The produnova vault saw our first female gymnast become the 4th best in the world. Dipa Karmakar lost bronze by a whisker. But she had done India proud.
A young 23-year-old wrestler, Sakshi Malik, fought the match of her life and gifted her nation with its first medal of the Rio 2016 Olympics.
PV Sindhu became the first Indian in history to win a badminton silver at the Olympics.
So what did these guys do right after their heroic Olympic campaign?
Well, this is what Sakshi tweeted:
A proper breakfast! How I have missed you! 😂😂 pic.twitter.com/UtSmF0gFQ5— Sakshi Malik (@SakshiMalik) August 22, 2016
A beaming Dipa told Reuters, “I had ice cream two days after the final and two large strawberry smoothies. It was the first time in three months I’ve had any dessert. But I had a little too much and now I have a bad throat.”
And PV Sindhu was finally allowed to eat ice cream and sweet curd by her mentor Gopichand.
While we can devour these things anytime we want to, for our Olympians it is a luxury. It is the reward for becoming one of the best in the world in what they do.
Imagine that! Imagine if you’re told that you can eat some aloo ka parantha only if you perform well at the Olympics.
We only see what goes on in front of us. But the hard work behind it all goes unnoticed. Here’s the diet Dipa followed:
“For breakfast, I eat egg, dalia, chana and a glass of milk. For lunch again, I have a couple of pieces of boiled chicken. For dinner, I only eat chicken and a vegetable soup. This is the diet I have been following not just after my qualification for the Rio Olympics but for years now.”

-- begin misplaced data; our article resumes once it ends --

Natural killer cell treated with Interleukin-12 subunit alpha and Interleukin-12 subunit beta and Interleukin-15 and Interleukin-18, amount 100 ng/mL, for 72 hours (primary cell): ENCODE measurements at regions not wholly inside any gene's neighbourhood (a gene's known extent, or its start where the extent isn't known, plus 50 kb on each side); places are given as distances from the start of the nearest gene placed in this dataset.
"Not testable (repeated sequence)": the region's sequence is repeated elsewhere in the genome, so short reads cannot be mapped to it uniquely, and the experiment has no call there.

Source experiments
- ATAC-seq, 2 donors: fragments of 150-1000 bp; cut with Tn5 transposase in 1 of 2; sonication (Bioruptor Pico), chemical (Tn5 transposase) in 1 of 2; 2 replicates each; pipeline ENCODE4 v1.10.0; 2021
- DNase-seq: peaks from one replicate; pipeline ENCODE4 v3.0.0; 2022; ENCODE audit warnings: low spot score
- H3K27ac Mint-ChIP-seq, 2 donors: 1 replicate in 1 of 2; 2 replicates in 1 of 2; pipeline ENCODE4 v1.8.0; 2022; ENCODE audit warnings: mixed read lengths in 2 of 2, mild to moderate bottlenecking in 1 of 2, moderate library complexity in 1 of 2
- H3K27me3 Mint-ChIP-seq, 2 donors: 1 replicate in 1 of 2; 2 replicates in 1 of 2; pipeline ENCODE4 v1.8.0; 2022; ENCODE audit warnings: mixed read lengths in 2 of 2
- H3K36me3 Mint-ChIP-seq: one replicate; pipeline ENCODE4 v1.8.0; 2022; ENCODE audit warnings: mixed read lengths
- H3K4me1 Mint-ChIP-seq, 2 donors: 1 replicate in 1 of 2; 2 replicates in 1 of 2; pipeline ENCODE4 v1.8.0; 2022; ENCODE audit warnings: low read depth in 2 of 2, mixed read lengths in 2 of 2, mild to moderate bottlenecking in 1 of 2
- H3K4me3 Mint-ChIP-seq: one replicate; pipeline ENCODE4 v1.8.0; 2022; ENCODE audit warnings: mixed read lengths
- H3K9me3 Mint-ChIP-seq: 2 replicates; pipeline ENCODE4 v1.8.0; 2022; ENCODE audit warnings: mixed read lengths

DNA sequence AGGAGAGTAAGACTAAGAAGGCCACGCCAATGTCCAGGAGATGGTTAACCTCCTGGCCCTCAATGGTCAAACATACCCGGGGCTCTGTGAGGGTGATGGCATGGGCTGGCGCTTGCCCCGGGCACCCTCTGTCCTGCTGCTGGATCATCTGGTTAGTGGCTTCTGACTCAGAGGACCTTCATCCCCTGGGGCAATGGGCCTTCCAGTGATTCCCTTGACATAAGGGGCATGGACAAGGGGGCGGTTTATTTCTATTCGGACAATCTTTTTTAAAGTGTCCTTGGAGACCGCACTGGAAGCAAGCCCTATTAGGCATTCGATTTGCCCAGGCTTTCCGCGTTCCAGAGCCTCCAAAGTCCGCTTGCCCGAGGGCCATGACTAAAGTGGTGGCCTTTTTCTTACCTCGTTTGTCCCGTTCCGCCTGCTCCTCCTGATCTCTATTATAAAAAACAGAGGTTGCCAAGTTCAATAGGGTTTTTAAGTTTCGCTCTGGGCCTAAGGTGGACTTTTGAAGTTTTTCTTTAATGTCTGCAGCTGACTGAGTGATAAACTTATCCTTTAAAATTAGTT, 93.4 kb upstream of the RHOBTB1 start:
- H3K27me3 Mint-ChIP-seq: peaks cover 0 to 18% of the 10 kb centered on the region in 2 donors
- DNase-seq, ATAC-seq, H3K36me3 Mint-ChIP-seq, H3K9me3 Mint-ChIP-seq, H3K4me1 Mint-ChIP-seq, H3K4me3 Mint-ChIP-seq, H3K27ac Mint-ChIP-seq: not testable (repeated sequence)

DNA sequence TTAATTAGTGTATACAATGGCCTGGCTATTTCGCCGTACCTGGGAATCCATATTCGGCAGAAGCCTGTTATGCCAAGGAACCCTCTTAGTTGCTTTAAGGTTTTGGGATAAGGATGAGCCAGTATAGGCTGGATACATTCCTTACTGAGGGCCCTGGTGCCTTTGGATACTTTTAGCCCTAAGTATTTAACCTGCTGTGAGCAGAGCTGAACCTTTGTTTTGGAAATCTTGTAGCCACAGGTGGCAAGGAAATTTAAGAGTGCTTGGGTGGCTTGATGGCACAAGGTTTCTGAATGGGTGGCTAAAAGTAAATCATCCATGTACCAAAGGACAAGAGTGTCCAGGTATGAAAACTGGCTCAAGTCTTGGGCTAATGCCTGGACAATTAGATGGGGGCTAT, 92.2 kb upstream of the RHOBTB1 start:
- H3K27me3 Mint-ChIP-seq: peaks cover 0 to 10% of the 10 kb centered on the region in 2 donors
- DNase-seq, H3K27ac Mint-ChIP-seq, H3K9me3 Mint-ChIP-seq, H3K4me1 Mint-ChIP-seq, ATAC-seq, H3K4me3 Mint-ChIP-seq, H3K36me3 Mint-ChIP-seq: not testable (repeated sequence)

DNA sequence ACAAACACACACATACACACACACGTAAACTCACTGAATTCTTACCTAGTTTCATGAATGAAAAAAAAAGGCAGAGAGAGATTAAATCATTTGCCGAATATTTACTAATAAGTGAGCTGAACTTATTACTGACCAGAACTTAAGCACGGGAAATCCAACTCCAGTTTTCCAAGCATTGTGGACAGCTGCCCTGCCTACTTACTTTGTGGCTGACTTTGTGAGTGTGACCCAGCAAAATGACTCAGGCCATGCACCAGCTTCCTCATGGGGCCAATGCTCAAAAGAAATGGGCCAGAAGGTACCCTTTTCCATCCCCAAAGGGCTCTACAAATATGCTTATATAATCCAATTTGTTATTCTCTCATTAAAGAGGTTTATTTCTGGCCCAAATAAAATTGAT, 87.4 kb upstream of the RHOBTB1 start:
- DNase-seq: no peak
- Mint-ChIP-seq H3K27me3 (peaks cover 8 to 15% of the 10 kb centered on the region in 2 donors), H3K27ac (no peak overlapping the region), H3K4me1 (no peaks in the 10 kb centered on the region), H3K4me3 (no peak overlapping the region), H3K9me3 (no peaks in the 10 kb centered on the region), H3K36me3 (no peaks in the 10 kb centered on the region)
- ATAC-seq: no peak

That ice cream was a well-deserved respite from the monotonous diet. But we know she’ll be at it again, because her sole dream is to make her country proud.
Sakshi on the other hand has a diet that costs around ₹40,000 per month. And it’s not like she spends that in a lavish restaurant or Saturday night outings. Her diet includes cow’s milk, fruits & vegetables, raisins, almonds, sprouted food, soybeans, pulses, pomegranate & sweet lime juice and some meat.
Her favourite foods are aloo ka parantha & kadi chawal, which she wasn’t allowed. But she can finally satisfy that craving!
Sindhu had been off sugar and sweet delicacies because, according to her coach, it hinders with recovery. He told HT, “There is nothing like what she prefers. She eats what she is told to.”
Her food is constantly monitored because her appetite is pretty less. “We monitor each meal and give her high calorie food when she’s not feeling hungry enough. Even during the Games she has been carrying three types of nutrition supplements in her bag. These vary – high energy, protein-based or recovery inducing,” her trainer told HT.
It’s not just ‘tasty’ food they are giving up on. There are other things as well.
Dipa Karmakar told India Today: “I wake up at 7 am and then go down to the mess for breakfast at 8 am. After that, it’s practice time from 8.30 in the morning till 12 noon. I return to my room, freshen up and rush for lunch at 1 pm. It’s again time to take some rest and recover by sleeping till 3.30 pm. The next round of training session begins at 4.30 pm & ends at 8.30 pm, after which I eat my dinner and call it a day.”
Just reading that made me feel tired.
Sakshi underwent an intensive training for months before Rio. She did more than 500 sit-ups per day. She does not go for movies or chill with her friends. It’s all about working out and resting at home.
“I’ve achieved all this because of my struggle for 12 years. Peace is all what I need; that’s enjoyment for me,” she said.
Sindhu’s training begins at 4 am everyday. Till 7 am, she goes through about a 1000 shuttles. She again trains at 8 am for a couple of hours and then again at 11 am for a hour and a half. Evenings are dedicated to gym and exercise sessions.
She does around 600 sit-ups and 2400 abdominal exercises per week. These are essential for her balance and stability.
“The most important decision about your goals is not what you’re will to do to achieve them, but what you are willing to give up.”